One year on

One year on

A few years ago a friend and mentor of mine asked one of the nation’s foremost blue-chip journalists, a broadcaster on a flagship show, why their programme had never had a Black presenter.

The jovial response was that the show was “not a sociological laboratory”. And that brought a polite, if not awkward, end to the conversation. As fate would have it, the show in question has still never had a Black presenter, although it does have other ethnic minority presenters.

When it comes to diversity, often Black people are the driving campaigners but when the call for change is heeded, they’re (we’re) far too often not the beneficiaries. I call this bittersweet concept ‘mascotism’ (not to be entirely mistaken for masochism).

The mascot is synonymous with the team (or cause), flies the flag, campaigns and cheers… but, in a stroke of comedic farce, doesn’t stand a chance in hell of being picked for the team or even getting a glory shot with the trophy. I am yet to consult an actual mascot, but I suspect mascotism leaves a bitter taste. In the realm of diversity it certainly does.

Mascotism is one of several drivers of disparities in diversity and wealth in different ethnic groups. And it is something that came to mind in the aftermath of 25 May 2020, the day George Floyd was gruesomely murdered as the entire world watched.   

The shocking nature of this moment created a long overdue worldwide reckoning on racism and, by extension, diversity.

In moments like this and far beyond writers are critical. They help create understanding and convey empathy. They take different people into worlds they don’t inhabit, would never visit and sometimes worlds that only exist in the mind. They elevate the imagination of a nation and push the boundaries of freedom. When George Floyd died we were lucky there were some books people could turn to that spoke to the heart of what had happened. But beyond this it is essential that the apparent will for dismantling racism that this terrible murder created also leads to far-reaching change in terms of the stories that get to be told, who tells those stories and the business behind both. 

Though seemingly unique in urgency and sincerity, this was hardly anyone’s first rodeo. We’d all seen how these things play out: high on rhetoric, low on long term substantive change. Take 2019, for example. Despite mass campaigning and rhetoric on diversity, 2019 saw a regression as far as Black writers were concerned compared to 2018. In one of the larger publishers year on year acquisitions of Black writers fell by 70%.

In this moment of reckoning and movement that emerged after George Floyd was murdered, the most important thing for Black writers and publishing professionals was that this had to be the fall of the wall. Mascotism and performative social media allyship (remember the black squares?) or ‘cloutrage’ would not be acceptable. The mood music of change had to result in tangible, sustained and transformative change in the industry.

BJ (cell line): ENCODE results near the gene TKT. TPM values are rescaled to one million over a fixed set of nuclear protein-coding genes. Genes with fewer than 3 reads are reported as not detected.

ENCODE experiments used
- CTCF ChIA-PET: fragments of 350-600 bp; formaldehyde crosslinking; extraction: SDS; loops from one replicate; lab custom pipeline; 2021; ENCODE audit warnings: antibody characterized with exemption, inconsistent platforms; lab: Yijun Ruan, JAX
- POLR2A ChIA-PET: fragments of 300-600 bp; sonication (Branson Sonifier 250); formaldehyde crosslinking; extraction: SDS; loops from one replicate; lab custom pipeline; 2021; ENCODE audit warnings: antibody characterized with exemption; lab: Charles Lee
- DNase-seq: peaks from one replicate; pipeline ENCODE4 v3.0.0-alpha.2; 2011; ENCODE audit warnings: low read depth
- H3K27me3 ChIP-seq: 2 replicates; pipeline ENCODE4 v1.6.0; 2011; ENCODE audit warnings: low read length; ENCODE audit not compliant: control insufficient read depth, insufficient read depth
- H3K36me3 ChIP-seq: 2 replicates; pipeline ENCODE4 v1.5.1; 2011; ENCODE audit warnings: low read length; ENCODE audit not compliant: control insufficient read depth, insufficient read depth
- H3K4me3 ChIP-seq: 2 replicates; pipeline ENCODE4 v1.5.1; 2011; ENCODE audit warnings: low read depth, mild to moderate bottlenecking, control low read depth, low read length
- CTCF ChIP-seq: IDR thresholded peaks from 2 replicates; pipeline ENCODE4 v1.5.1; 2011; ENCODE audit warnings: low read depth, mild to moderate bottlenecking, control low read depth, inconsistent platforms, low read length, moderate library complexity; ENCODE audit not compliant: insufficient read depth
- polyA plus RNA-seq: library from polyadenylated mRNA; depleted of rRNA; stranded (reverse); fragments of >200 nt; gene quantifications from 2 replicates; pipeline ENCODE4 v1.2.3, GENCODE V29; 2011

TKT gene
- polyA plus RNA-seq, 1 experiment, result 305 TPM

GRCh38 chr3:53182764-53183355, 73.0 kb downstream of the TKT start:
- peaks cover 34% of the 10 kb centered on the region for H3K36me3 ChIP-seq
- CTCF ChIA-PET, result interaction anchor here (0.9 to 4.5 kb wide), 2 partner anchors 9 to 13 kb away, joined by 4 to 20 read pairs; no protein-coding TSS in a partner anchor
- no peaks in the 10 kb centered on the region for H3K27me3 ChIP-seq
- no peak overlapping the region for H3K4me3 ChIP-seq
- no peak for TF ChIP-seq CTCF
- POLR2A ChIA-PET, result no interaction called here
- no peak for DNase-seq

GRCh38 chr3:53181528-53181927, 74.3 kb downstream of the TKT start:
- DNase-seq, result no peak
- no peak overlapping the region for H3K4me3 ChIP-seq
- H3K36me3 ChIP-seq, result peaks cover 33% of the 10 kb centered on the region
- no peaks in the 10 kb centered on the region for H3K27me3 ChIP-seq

A year later there has been quite a bit of change.

The Black Writers’ Guild, of which I am a co-founder and organiser, was created (the idea for such an organisation, it should be noted, long predated May 2020). Though much progress has been made BWG is still in the early days of working with the industry to make transformative changes.  

Books by anti-racism writers and Black writers in general experienced a massive surge in interest and demand. For the first time in British history a Black British author topped the overall book charts. This further demonstrated the economic, social and political case for such books.  

On average, news of an acquisition of a new book by a Black author was announced daily. So the acquisition rates at most publishing houses should make for good viewing this year. Penguin Random House’s acquisition of Black writers increased from 0.8% of all intakes in 2019 to 5.3% in 2020. We will be able to assess the proof (or otherwise) of sustained change from 2024/25 at the earliest.

Publishers became pro-active in approaching Black people with book ideas. A lucky few with interesting stories to tell or life guidance to offer were able to skip the pitching and agent-hunting process and were pitched to instead. Unthinkable not long ago.

At least one Black publishing house (Jacaranda), thus far, has attained mainstream distribution from one of the big houses (Hachette). It is exciting to see how this improves the fortunes of Jacaranda and the hope is that this is replicated wider.

Though the surface of the retail side of the book business is yet to be scratched, there was a significant emphasis on diversity in submissions for the Book Awards (the Nibbies). 

With much commendable (though still far from conclusive) change the question now becomes: what has not changed yet? And the answer would be: still a fair share.

Leadership. Data from the UK Publishing Workforce 2020 report (compiled and published by the Publishers Association in February 2021) shows that ethnic diversity remains an issue across the board. From the report: “at an industry level, the survey results show that representation of people from Black, Asian, and minority ethnic groups has stalled.”  It is in senior leadership however where the most work has to be done.

Black writers are still significantly incentivised to write about topics deemed ‘theirs’ and often in a manner that is considered ‘safe’.  

The retail side of the business as a whole is yet to really be examined in detail. Nevertheless, despite screams and pleas, the major supermarkets jump off the page as an obvious weak link. They’ve bluntly refused to diversify and as a result their shelves are as inspiring as a vending machine (that hasn’t been restocked in a decade). The re-opening of bookshops was even more welcome as a result.

There is still a massive amount of work to be done, but we can still celebrate the changes that have been made so far.